In my listening posts, I am focusing on Hozier’s “Cherry Wine”. Originally recorded in 2014 for his debut album, the song was re-released with a music video on February 12, 2016, as a charity single that donated proceeds to domestic abuse charities worldwide. Hozier released the song to raise awareness and insight into abusive relationships, showing from the perspective of an abuse victim. In 2016, growing activism around feminism and the “Me Too” Movement brought domestic abuse to new light, inspiring Hozier to release the song with a music video starring Saoirse Ronan depicting an abusive relationship’s cycle of abuse. 

“The way she tells me I’m hers and she is mine/Open hand or closed fist would be fine/The blood is rare and sweet as cherry wine.”

While no single event triggered his inspiration to write the song, Hozier stated that the continued issue of domestic abuse in modern societies is an outrageously large problem for countless relationships, families, and generations. In his initial statement for the release of the song, Hozier offers that the song gives an intimate insight into an abusive relationship, showing the cycle of justification that often runs in domestic abuse relationships that control the victim and shames them into submission, while the abuser has the responsibility of their violent behavior shifted away from them and excused.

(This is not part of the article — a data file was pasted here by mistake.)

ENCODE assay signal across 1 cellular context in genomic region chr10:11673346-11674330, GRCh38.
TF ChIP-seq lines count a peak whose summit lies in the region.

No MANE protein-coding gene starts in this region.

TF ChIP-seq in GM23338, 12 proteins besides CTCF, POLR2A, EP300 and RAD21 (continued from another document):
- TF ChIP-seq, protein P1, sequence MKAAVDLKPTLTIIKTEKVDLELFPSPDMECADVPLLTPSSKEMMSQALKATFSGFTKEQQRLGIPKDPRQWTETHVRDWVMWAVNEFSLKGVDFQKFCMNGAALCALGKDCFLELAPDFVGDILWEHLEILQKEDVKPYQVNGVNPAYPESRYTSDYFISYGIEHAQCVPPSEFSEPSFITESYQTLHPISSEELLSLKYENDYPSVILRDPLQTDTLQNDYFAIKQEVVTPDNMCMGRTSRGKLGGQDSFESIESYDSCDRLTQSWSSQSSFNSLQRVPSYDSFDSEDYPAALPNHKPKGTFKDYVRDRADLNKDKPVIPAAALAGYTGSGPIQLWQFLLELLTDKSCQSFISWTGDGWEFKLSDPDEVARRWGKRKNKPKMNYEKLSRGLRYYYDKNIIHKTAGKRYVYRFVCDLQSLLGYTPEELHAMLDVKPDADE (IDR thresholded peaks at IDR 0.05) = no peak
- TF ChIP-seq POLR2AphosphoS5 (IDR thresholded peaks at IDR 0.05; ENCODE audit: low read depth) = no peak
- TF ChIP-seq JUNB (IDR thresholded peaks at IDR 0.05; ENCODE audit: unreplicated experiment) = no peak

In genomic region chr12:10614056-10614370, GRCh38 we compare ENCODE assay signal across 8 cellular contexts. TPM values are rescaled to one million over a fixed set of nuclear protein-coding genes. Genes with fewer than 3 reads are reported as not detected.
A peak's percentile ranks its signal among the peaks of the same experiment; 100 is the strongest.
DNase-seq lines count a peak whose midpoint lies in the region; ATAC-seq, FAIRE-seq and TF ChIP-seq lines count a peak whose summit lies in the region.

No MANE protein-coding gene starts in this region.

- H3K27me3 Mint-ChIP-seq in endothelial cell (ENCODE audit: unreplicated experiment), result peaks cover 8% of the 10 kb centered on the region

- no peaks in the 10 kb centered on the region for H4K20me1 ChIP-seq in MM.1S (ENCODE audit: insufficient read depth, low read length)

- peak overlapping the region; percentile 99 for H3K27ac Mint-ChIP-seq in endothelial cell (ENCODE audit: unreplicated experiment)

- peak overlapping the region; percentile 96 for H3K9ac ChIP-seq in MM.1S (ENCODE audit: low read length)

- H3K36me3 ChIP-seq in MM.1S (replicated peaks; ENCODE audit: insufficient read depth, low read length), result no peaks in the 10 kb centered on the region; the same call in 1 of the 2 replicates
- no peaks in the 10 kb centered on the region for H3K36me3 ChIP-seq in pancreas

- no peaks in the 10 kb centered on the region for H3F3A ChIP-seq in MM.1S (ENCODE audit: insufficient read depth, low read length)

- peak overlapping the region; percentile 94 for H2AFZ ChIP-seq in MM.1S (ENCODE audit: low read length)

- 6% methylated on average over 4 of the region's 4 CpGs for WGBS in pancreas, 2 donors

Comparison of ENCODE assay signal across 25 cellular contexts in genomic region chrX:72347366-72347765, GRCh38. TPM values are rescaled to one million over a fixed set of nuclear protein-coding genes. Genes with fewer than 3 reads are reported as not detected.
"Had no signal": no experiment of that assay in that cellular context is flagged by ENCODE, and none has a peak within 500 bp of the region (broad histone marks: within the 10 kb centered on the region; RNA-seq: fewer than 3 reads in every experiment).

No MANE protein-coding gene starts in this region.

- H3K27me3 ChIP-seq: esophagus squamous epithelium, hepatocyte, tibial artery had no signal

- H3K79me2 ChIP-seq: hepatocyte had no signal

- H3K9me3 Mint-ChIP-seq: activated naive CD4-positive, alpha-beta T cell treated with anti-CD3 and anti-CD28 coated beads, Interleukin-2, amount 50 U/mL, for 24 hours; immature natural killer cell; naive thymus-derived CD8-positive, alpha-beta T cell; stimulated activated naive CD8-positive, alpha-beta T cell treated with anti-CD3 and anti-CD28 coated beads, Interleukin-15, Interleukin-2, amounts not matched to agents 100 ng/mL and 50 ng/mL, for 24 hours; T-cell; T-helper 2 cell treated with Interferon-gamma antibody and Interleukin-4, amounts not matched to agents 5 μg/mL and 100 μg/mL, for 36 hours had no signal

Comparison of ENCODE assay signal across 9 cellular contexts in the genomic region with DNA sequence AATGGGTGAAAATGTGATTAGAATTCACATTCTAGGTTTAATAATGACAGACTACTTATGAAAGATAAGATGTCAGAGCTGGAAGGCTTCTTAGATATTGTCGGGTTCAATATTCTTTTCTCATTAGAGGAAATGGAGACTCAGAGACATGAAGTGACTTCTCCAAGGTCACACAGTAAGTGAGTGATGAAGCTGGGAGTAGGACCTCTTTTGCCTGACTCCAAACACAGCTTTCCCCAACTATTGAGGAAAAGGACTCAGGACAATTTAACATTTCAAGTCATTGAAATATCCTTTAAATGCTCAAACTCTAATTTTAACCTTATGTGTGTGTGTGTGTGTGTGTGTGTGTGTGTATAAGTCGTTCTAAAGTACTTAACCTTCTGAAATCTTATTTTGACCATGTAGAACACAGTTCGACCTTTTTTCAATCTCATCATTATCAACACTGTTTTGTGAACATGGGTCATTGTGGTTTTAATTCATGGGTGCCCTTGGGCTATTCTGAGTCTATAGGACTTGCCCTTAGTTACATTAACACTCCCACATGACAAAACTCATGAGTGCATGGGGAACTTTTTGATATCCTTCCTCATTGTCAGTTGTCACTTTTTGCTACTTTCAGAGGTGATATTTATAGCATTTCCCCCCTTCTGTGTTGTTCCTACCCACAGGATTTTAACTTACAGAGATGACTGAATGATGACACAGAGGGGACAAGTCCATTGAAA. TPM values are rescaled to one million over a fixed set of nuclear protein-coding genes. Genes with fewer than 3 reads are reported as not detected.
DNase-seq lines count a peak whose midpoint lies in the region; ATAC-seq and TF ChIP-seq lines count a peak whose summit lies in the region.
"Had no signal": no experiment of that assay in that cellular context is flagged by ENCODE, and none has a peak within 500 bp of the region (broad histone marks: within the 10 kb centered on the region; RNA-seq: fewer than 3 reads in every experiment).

With this in mind, the genre of the song plays into context to the song, being an indie-folk song that uses the audience’s scheme of interpretation to its advantage in its genre stereotypes. Using simple strumming of an acoustic guitar, Hozier’s deep and warm voice, and the background of birds chirping, the song is tender and gentle to the ears and mind upon surface listening. However, Hozier uses this to his advantage, making his lyrics poetically dark in the subject and only understood through deeper listening and reflection.

“Hot and fast and angry as she can be / I walk my days on a wire / It looks ugly / But it’s clean / Oh mama, don’t fuss over me”

Listeners are lulled into the sense of security and gentleness that indie and folk music usually offers, and just domestic abuse, are shaken by the dark hidden undertones that his lyrics deliver.

Just like the circle of abuse and justification that victims of abusive relationships experience, Hozier leads his audiences through the same senses and false-safety that is offered within the composition. His harsh and dark lyrics that attack listeners are immediately lulled into a calming, subduing state through the acoustic guitar, his voice, and its recording, which features the sounds of birds chirping. With this, the true meaning, just like the abuse, is sugar-coated amongst the audience assumptions of the music and genre Hozier caters to. Overall, Hozier’s genius within this song lies within his understanding of musical codes and composition that deliver the harsh lyrics to a subdued audience, achieving the same mental and emotional divide abusive relationships have on victims.